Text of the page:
Hundreds of protestors camped overnight in protest at the Istanbul headquarters of Turkey’s oldest secular newspaper after its editor and a dozen staffers were detained by police in what many see as a widening crackdown on government critics.
Istanbul prosecutors said the journalists at the Cumhuriyet newspaper were being investigated for supporting groups the government has designated terrorist organizations: followers of Fethullah Gulen, a self-exiled cleric whom the government blames for a July 15 coup attempt, and the Kurdistan Workers Party, or PKK, which has waged a decades-long insurgency.
Prosecutors took issue with the paper’s portrayal of the investigation that followed the failed coup — which so far has resulted in the arrests of 37,000 and the dismissal of 110,000 state workers — as a “purge.” The newspaper is one of the few remaining opposition news outlets in Turkey.
The government also criticized the paper’s coverage of military operations in the Kurdish southeast, suggesting it had made the country’s “counter-terrorism operations look like wars.” At least 1,700 people have been killed and 400,000 displaced since a cease-fire with the PKK, designated a terrorist group by Turkey’s NATO allies, collapsed two years ago.
“Instead of moves to strengthen democracy, we are faced with a counter-coup,” said Kemal Kilicdaroglu, the head of the opposition Republican People’s Party, or CHP, which has historical ties with the newspaper..
“We are faced with a situation where the coup has been used as an opportunity to silence society’s intellectuals and mount pressure on media,” he told reporters while visiting Cumhuriyet’s offices in Ankara.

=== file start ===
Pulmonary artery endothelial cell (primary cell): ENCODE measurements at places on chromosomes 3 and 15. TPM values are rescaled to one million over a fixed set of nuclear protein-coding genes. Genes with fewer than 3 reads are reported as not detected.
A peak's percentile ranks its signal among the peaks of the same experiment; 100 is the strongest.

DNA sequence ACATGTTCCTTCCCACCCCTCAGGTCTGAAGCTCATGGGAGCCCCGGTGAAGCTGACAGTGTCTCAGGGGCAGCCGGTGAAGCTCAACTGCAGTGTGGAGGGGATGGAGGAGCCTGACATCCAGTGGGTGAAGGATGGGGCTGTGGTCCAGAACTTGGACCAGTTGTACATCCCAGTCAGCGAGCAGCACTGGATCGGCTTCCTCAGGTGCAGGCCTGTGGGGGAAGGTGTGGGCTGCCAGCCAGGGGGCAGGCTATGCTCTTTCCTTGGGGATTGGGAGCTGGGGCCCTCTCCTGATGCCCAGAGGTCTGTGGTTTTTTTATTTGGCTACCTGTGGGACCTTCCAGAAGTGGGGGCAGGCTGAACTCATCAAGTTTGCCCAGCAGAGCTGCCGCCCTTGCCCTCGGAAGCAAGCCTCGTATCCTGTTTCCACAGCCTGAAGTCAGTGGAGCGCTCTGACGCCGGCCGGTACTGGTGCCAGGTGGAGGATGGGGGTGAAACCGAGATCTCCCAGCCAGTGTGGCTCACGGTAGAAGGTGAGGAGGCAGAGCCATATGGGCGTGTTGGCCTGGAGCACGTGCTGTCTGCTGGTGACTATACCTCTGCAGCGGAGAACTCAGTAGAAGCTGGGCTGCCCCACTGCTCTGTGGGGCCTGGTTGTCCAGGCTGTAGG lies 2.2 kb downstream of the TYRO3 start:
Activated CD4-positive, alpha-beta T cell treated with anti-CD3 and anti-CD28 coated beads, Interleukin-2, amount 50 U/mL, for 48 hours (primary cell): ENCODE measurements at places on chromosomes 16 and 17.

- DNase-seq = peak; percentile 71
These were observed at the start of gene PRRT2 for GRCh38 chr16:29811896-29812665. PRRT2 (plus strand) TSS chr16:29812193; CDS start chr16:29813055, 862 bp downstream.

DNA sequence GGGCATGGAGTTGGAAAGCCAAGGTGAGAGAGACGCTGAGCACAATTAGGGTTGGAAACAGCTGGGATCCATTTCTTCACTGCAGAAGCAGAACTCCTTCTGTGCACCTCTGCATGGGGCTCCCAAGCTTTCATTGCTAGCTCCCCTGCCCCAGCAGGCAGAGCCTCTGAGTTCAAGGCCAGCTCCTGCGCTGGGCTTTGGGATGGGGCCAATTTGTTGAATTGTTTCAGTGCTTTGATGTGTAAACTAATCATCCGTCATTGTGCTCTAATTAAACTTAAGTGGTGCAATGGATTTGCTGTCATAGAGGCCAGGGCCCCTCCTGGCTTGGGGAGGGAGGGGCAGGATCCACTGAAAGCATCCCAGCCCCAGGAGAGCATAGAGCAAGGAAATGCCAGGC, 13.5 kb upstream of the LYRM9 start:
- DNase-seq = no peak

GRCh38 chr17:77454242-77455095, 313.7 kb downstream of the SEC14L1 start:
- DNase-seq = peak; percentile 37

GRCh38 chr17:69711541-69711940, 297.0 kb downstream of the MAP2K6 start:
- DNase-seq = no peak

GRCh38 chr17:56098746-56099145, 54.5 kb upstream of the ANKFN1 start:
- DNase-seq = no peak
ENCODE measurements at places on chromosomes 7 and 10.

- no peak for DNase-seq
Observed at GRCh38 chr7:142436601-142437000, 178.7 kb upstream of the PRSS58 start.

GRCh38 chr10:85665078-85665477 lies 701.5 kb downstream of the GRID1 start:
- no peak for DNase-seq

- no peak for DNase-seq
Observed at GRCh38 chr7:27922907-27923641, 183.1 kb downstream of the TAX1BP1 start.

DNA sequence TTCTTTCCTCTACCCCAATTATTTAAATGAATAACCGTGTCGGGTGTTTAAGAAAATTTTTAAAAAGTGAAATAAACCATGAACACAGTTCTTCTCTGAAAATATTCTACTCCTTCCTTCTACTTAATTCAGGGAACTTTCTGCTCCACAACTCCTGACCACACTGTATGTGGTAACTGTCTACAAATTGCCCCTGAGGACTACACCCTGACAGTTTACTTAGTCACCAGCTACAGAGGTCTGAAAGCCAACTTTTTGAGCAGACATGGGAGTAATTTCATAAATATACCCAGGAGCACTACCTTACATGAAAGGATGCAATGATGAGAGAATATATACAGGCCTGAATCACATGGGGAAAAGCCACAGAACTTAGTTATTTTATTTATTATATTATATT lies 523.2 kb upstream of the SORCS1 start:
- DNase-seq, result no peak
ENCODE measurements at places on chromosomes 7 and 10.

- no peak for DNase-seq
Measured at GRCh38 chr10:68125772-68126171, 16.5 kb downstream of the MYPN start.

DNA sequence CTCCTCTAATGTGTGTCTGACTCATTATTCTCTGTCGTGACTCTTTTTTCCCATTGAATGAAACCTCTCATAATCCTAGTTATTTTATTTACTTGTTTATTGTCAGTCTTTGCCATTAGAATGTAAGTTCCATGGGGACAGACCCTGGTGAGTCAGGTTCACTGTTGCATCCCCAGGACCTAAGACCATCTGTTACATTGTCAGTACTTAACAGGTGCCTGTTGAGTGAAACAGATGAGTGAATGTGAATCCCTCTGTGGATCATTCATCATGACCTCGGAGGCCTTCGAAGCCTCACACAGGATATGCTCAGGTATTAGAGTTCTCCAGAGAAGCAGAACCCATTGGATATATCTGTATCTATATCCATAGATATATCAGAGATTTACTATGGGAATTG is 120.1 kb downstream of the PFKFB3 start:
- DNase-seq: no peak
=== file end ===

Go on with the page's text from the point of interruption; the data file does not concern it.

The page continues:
The detentions have underscored the fears of those who claim the state of emergency imposed after the failed coup is being used to target not only alleged followers of Gulen, but leftist, secular and pro-Kurdish news outlets as well.
“At the beginning after the coup, the government dismissed and arrested those with ties to Gulen, but since then we are seeing this period where all the opposition movement is being targeted, including the Kurdish groups,” said Ahmet Faruk Unsal, the head of Mazlumder, a Turkish human rights monitoring group.
Authorities are targeting individuals who had financial dealings with Gulen-linked banks such as Bank Asya, Unsal said, entities he said were legal until the failed coup.
“If it was a crime, the government has the responsibility to tell people it is a crime first.”
According to the Turkish Journalists’ Assn., 170 media outlets accused of having ties to Gulen or the PKK have been shuttered, and 105 journalists have been jailed. More than 700 other journalists have had their press credentials revoked.
“Yet another red line crossed against freedom of expression in Turkey,” tweeted Martin Schulz, president of the European Parliament.
“The nation draws the red line for us. What importance does your line have?,” Turkish Prime Minister Binali Yildirim responded. “They keep putting press freedom in front of us whenever we take steps in combating terror.”
Over the weekend, the government — citing powers under the state of emergency — ordered the closure of 10 newspapers, two news agencies, and three magazines, saying they had ties to the PKK. Among them was the country’s last remaining Kurdish-language daily.
The same government decree also dismissed 10,131 government workers from various ministries, along with 1,267 academics at public universities. The decree gave President Recep Tayyip Erdogan the power to appoint the heads of universities, a selection process that traditionally is done by academics.
Turkey’s majority Kurdish southeast was the scene of daily protests against the indictment of two prominent elected officials. Prosecutors charged Diyarbakir’s co-mayors, Gultan Kisanak and Firat Anli, with providing support to the PKK. Officials said Kisanak and Anli gave speeches within the last year that supported the PKK and allowed municipal funds and vehicles to be used to transport the bodies of PKK fighters for burial.
At least 11 provinces in the southeast, including Diyarbakir, experienced Internet blackouts after the detentions of the Kurdish officials, as the pro-Kurdish People’s Democratic Party called for indefinite protests.
Farooq is a special correspondent.